Tarsem's 'The Fall'

Thursday, June 4, 2009

The Fall (2006, in theaters 2008, on DVD 2009)
$24.96, 117 mins. (plus extras)
A+ (though clearly not everyone's cup of ambrosia)

It's certainly not for everyone [considering the "style over substance" complaints appearing on Metacritic], but I've became captivated (friends would say, "obsessed") by Tarsem Singh's The Fall, which I bought used at Four Star Video in Madison -- intrigued by the DVD's packaging. Said negative evaluations are typified by Mark Olsen of the Los Angeles Times, who wrote, "There is never a sense that The Fall exists for any reason besides simply being something nice to look at. Yet no matter how good-looking a film may be, if it's as sleep-inducing as this, there's simply no point." I watched the film, then checked the reviews (Roger Ebert was the most effusively positive), then watched it again with the director's commentary, then watched the actor-writer commentary, and then watched the two "making of" featurettes. So far, I've watched the movie itself seven times in one month -- and enjoyed it every time. Countless reviewers (even The Onion's Tasha Robinson, who gave the film an A-) have given away major plot twists -- so, if you do want to watch it, don't read the reviews or even the synopsis on the film's own website.

The simple first-page plot at IMDb is OK, though: "In a hospital on the outskirts of 1920s [I'd say around 1915] Los Angeles, an injured [novice] stuntman begins to tell a fellow patient, a little girl with a broken arm, a fantastical story about 5 mythical heroes. Thanks to his fractured state of mind and her vivid imagination, the line between fiction and reality starts to blur as the tale advances." The feature was filmed all over the world in what I took at first to be computer-generated backgrounds and then learned were real -- incredible -- landscapes. Romanian 8-year-old (How old was she during the filming? Maybe only 5.) Catinca Untaru worked well for me as Alexandria; maybe others didn't fancy the child actress; it’s certainly possible. Lee Pace (of Pushing Daisies) was terrific.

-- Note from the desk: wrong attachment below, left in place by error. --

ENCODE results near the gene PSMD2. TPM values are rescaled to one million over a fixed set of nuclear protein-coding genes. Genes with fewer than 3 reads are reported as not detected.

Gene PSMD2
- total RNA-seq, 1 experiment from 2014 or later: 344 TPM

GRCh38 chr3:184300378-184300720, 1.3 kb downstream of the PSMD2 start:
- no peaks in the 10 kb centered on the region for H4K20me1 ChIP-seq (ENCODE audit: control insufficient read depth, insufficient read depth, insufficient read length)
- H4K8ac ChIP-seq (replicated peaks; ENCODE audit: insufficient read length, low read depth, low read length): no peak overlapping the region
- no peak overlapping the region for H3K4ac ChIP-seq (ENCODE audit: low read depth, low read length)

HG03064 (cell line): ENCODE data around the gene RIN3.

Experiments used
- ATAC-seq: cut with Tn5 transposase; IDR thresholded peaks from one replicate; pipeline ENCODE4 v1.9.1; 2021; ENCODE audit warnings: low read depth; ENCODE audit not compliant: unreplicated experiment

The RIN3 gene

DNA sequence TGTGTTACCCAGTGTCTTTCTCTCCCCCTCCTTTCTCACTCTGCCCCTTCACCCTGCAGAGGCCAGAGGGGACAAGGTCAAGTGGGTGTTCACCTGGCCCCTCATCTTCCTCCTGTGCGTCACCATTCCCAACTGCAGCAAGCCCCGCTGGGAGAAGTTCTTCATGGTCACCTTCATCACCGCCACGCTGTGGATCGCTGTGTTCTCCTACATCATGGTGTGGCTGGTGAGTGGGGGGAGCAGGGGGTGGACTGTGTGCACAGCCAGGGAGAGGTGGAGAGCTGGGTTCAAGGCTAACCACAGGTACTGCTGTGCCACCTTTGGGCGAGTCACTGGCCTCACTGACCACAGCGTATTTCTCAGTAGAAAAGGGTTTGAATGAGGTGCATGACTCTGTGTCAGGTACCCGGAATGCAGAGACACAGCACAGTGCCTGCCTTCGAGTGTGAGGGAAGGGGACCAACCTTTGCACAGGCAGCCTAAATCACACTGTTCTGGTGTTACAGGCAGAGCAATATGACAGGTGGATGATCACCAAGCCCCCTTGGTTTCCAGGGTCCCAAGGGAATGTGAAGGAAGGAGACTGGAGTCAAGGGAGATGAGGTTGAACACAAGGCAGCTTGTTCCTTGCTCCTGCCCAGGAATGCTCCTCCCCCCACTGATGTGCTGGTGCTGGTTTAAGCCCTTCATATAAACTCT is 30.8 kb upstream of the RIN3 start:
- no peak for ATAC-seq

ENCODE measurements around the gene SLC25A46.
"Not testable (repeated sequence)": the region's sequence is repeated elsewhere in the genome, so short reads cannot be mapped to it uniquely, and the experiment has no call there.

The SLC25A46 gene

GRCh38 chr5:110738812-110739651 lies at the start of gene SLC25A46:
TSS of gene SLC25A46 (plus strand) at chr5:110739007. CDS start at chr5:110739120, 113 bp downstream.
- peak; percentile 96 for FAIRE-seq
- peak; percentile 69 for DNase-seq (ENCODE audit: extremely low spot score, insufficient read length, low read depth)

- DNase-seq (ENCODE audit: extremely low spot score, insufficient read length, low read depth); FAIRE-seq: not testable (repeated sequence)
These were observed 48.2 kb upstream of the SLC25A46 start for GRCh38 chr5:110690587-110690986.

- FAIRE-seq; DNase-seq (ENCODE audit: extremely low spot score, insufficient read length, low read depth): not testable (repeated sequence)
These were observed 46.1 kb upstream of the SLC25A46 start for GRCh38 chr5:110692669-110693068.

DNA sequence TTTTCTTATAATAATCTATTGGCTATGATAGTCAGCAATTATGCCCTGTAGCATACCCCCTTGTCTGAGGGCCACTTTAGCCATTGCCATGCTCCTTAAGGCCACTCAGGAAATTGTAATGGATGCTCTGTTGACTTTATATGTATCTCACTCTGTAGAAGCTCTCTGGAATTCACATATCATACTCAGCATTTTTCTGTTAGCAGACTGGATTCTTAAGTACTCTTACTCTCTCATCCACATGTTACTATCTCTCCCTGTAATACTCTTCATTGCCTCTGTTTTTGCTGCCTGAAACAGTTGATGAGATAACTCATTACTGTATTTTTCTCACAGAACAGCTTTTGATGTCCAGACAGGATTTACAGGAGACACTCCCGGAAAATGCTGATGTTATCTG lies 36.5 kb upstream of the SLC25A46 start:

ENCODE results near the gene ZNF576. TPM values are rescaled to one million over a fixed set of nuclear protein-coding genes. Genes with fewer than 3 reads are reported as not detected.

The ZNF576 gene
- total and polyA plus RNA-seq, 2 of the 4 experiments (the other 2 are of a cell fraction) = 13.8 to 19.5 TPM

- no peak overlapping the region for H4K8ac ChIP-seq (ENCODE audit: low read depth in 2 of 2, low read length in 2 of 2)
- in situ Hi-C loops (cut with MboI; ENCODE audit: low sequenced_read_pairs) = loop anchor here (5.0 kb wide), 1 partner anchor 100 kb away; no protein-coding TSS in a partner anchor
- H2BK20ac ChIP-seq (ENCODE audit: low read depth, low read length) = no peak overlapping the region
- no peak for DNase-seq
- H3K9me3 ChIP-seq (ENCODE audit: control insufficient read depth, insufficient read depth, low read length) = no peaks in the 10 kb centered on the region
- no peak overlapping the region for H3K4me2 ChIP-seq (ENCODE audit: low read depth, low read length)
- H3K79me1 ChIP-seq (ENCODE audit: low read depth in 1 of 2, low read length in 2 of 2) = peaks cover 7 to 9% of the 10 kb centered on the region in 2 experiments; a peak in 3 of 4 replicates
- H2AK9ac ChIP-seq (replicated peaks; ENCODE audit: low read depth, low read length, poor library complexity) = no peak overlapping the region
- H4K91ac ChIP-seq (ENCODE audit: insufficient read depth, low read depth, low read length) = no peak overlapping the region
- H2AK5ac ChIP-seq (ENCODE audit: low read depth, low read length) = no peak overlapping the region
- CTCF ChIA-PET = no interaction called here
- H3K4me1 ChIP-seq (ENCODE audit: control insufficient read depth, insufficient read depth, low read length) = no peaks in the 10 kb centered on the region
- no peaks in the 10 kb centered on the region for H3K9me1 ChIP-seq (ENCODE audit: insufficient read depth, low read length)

And the whole production is, at a minimum, delightful eye candy. At a maximum, it's a triumph.

See what you think of the trailer (not, as I say, the synopsis) at the film's website. I find The Fall to be more rewarding every time I see it. The "story" equally involves the action (which is what I think many reviewers focused on) and on the characters (per all that English Major fol de rol I was teached in college). It's the evolving characters of Alexandria and Roy that balance the crude shoot-em-up storytelling of the visualized fantasies. Some reviewers apparently consider such character focus a thin story, but (when it's combined with the splendor and action of the fantasy) I found it heartily satisfying.

The behind-the-scenes information on the DVD makes clear the challenges involved in both working with a young girl who, moreover, spoke little English -- and in integrating stunning real-world locations that resemble fantasy worlds. People have compared it to such other movies as Pan's Labyrinth, The Princess Bride, and Brazil, to name three. There are elements of those productions, but The Fall stands on its own.

Note: It's bewilderingly "R"-rated. I can guess at reasons but none that makes a convincing case for such a strong restriction.


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